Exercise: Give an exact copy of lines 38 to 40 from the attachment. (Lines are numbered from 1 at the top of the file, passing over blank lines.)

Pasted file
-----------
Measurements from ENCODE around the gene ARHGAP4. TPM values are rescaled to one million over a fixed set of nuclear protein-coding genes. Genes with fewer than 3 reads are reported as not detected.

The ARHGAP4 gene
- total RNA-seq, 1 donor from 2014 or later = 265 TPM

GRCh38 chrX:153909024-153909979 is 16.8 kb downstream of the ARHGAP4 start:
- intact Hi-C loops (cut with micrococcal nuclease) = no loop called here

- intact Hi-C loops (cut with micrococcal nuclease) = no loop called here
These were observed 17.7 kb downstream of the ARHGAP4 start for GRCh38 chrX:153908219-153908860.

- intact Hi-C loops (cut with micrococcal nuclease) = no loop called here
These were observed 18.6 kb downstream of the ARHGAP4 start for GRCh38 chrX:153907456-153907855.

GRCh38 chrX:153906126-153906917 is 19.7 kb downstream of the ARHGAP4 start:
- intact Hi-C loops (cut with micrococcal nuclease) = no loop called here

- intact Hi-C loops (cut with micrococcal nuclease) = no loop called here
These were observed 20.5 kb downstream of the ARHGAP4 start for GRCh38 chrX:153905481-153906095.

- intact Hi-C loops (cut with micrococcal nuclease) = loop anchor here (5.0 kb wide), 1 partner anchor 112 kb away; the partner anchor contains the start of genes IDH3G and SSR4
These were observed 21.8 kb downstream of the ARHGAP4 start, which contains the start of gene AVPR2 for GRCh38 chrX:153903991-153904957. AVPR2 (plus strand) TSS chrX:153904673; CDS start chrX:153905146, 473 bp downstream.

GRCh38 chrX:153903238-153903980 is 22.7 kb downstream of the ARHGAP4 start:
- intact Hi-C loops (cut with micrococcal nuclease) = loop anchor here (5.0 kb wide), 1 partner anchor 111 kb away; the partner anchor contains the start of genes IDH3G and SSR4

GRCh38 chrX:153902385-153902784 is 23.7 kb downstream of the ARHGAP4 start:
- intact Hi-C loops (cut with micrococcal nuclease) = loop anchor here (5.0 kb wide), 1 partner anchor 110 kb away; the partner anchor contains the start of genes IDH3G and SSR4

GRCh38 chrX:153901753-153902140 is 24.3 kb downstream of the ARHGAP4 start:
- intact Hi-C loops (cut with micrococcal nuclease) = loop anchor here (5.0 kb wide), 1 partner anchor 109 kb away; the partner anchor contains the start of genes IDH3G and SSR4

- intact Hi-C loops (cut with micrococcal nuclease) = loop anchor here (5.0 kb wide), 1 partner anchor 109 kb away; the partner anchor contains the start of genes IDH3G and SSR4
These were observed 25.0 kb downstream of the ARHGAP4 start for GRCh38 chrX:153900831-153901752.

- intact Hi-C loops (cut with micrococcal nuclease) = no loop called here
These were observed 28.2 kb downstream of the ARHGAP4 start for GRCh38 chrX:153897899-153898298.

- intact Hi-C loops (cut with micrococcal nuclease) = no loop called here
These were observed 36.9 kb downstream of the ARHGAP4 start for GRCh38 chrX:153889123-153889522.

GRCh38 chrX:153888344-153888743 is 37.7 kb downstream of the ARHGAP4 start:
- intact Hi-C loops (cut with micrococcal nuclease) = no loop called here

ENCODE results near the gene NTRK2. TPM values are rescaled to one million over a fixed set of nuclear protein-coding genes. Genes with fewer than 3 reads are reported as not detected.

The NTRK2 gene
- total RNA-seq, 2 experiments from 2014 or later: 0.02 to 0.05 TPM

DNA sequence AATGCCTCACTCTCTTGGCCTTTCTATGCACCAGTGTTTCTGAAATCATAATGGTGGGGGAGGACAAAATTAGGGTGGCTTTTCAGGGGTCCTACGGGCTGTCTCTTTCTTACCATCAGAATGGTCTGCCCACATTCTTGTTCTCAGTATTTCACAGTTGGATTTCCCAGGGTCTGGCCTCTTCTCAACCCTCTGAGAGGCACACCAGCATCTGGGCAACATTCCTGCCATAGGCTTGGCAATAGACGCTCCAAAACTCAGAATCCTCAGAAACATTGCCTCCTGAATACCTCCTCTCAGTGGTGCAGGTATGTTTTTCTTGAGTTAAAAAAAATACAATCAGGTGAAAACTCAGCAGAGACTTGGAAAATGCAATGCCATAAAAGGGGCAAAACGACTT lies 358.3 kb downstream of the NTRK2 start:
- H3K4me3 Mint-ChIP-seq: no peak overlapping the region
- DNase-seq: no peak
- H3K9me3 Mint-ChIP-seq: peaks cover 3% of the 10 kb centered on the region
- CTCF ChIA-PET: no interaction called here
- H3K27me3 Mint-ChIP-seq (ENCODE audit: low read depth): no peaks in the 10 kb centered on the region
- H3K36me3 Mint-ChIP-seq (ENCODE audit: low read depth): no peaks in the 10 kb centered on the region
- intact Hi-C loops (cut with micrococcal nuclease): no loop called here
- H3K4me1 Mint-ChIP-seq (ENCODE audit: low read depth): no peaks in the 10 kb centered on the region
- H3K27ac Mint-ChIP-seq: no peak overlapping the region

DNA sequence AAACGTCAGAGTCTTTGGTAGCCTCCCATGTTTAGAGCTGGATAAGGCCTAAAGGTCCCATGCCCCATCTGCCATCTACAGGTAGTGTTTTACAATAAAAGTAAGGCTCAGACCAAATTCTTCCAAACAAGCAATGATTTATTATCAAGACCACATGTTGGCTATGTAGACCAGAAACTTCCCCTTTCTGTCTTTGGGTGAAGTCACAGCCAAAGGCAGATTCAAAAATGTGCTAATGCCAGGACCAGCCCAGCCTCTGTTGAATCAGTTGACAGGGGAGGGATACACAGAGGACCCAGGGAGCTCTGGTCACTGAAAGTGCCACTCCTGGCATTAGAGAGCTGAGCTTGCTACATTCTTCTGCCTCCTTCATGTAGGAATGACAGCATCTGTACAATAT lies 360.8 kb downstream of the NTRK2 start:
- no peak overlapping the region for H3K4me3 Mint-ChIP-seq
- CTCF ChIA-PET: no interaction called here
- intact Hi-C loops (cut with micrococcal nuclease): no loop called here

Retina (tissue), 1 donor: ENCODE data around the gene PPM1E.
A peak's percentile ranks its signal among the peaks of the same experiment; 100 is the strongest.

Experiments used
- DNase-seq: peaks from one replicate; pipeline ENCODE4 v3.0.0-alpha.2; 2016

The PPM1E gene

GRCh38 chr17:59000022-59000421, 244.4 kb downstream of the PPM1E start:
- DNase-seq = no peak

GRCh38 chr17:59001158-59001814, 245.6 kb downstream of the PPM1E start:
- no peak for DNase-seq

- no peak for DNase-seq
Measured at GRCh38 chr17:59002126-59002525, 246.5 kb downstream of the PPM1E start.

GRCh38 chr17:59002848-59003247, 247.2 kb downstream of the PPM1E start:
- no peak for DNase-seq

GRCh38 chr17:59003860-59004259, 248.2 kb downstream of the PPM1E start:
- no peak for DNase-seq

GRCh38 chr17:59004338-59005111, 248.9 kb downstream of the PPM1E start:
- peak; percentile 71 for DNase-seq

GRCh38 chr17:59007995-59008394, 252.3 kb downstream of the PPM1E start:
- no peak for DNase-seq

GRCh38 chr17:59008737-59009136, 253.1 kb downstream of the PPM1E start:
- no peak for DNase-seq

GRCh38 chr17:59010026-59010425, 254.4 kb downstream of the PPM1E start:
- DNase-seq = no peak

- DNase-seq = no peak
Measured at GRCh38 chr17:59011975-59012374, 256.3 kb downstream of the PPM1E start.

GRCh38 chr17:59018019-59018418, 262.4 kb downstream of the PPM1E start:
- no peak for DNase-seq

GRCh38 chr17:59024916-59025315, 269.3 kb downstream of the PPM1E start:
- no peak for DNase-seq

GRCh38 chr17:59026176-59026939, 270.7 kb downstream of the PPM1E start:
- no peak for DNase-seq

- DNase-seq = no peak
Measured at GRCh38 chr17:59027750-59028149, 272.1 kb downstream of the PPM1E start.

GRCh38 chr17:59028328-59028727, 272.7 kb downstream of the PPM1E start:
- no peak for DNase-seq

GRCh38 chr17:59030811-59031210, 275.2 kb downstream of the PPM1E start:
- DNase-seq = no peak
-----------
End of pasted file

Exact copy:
- H3K27me3 Mint-ChIP-seq (ENCODE audit: low read depth): no peaks in the 10 kb centered on the region
- H3K36me3 Mint-ChIP-seq (ENCODE audit: low read depth): no peaks in the 10 kb centered on the region
- intact Hi-C loops (cut with micrococcal nuclease): no loop called here